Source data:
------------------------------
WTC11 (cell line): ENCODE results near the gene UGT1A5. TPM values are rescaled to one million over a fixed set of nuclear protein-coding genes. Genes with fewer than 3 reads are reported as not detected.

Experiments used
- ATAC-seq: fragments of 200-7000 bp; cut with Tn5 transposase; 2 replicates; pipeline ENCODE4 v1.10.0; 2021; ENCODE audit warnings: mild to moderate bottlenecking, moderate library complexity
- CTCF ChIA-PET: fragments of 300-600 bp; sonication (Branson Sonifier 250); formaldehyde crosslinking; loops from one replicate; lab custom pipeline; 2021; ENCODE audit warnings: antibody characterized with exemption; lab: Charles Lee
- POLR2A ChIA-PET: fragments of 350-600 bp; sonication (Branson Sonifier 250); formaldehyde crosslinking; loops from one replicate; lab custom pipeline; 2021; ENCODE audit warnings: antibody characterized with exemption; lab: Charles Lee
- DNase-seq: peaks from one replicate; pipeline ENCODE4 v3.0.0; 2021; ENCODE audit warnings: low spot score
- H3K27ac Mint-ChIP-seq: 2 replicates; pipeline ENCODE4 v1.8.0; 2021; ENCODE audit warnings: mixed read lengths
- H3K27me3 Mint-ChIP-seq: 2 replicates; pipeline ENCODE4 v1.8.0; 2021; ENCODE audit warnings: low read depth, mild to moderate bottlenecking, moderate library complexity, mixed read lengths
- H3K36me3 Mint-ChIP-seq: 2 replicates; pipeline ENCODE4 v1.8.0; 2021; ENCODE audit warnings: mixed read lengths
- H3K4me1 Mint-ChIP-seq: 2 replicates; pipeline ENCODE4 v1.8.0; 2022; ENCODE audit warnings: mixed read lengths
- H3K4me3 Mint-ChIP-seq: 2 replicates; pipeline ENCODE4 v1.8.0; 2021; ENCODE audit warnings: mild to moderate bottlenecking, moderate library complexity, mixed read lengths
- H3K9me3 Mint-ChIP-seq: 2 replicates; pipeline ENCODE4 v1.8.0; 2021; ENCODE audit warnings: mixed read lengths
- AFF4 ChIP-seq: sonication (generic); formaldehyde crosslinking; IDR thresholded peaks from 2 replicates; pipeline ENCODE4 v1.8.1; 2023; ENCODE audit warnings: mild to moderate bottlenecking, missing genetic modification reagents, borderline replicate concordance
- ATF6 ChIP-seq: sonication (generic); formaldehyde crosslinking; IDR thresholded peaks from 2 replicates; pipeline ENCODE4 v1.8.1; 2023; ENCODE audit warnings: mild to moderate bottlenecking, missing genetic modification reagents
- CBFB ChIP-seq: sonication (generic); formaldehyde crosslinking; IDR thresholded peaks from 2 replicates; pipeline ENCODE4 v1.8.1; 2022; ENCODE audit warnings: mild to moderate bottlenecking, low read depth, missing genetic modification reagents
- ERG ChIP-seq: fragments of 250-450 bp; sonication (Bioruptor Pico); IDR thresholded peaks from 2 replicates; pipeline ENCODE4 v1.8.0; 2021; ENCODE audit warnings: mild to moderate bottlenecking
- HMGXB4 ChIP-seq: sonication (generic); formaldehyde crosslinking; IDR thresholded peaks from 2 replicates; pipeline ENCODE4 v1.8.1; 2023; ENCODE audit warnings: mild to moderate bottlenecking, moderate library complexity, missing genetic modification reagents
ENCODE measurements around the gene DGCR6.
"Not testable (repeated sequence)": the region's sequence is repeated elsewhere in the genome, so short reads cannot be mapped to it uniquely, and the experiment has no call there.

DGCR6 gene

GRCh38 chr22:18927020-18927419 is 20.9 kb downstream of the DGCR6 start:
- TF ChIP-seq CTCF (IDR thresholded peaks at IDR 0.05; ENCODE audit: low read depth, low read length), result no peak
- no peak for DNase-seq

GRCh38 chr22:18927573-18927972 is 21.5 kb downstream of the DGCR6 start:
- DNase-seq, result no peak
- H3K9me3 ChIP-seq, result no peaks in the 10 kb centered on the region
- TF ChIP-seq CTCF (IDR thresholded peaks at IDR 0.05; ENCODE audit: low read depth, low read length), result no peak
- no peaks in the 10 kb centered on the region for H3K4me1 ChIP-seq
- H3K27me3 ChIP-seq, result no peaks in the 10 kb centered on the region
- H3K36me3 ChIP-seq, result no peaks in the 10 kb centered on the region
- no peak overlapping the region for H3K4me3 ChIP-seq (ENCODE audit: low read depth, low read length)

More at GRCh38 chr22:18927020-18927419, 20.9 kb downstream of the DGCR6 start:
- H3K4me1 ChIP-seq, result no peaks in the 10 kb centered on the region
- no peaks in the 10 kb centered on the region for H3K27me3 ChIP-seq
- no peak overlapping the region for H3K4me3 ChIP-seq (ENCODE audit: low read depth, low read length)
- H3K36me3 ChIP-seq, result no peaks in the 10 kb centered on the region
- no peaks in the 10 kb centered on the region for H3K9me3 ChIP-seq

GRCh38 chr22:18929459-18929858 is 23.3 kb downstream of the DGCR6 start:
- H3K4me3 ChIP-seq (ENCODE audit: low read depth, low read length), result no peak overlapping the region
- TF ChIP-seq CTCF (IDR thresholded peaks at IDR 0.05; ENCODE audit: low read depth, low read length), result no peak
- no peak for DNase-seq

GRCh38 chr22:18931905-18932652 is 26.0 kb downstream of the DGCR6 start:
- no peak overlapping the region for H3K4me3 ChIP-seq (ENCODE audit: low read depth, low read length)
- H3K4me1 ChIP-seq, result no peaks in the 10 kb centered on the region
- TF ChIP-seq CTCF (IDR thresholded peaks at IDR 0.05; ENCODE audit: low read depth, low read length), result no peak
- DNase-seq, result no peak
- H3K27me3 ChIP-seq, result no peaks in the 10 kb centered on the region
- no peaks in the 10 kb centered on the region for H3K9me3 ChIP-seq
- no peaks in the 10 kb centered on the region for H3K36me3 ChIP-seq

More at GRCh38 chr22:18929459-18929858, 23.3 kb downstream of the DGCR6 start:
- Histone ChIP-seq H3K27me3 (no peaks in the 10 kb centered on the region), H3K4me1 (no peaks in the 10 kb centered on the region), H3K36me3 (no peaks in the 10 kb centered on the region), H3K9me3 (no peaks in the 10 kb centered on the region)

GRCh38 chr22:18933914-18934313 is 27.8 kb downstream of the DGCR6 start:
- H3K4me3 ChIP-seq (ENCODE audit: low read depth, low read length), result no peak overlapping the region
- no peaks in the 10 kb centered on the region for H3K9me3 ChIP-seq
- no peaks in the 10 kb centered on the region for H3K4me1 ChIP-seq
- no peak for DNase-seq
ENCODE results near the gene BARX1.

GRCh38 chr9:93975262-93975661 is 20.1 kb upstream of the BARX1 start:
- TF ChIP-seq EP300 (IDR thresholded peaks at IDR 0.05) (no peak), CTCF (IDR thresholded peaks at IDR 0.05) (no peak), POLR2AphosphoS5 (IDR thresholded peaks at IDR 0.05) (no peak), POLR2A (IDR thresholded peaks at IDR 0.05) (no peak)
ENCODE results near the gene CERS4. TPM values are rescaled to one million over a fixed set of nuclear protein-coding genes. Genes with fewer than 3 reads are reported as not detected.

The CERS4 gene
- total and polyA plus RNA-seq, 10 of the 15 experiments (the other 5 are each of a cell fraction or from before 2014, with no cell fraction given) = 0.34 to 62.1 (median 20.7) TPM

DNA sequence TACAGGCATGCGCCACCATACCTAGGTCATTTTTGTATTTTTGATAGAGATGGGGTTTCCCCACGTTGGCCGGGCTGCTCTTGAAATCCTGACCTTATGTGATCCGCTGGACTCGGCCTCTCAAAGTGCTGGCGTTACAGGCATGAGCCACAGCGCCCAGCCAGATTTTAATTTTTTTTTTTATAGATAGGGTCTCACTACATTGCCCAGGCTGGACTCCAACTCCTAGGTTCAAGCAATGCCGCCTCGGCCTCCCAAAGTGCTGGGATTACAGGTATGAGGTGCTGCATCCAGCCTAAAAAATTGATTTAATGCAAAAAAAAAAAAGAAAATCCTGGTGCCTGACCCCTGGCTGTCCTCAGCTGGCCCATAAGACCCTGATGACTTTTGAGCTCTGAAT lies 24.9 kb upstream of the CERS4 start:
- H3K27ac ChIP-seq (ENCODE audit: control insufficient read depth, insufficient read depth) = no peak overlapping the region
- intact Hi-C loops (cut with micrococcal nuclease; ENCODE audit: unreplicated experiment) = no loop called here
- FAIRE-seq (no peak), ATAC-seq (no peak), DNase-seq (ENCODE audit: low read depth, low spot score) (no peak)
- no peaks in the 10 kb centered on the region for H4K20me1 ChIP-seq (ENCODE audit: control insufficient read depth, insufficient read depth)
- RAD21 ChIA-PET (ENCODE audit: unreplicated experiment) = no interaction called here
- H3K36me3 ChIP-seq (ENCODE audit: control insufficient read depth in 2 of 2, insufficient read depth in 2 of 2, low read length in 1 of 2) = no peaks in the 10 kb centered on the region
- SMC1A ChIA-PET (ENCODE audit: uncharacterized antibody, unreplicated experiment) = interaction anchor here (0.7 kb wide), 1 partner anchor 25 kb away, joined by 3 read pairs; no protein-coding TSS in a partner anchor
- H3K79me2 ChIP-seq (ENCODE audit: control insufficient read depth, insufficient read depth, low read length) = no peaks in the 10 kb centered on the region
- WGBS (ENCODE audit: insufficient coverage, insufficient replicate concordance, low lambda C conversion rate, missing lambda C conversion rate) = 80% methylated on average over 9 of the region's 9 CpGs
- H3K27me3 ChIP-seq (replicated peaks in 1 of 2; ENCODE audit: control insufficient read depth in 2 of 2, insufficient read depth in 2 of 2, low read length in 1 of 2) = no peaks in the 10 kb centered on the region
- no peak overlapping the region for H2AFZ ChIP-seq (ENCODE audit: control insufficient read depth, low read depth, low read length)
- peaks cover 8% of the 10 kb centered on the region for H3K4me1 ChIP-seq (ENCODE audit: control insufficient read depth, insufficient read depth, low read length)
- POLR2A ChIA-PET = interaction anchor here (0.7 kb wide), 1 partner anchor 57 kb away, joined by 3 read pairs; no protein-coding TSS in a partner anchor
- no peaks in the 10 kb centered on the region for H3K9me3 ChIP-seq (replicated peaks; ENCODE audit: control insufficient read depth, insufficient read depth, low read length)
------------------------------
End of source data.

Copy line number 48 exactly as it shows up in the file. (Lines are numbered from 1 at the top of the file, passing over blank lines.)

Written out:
- no peaks in the 10 kb centered on the region for H3K9me3 ChIP-seq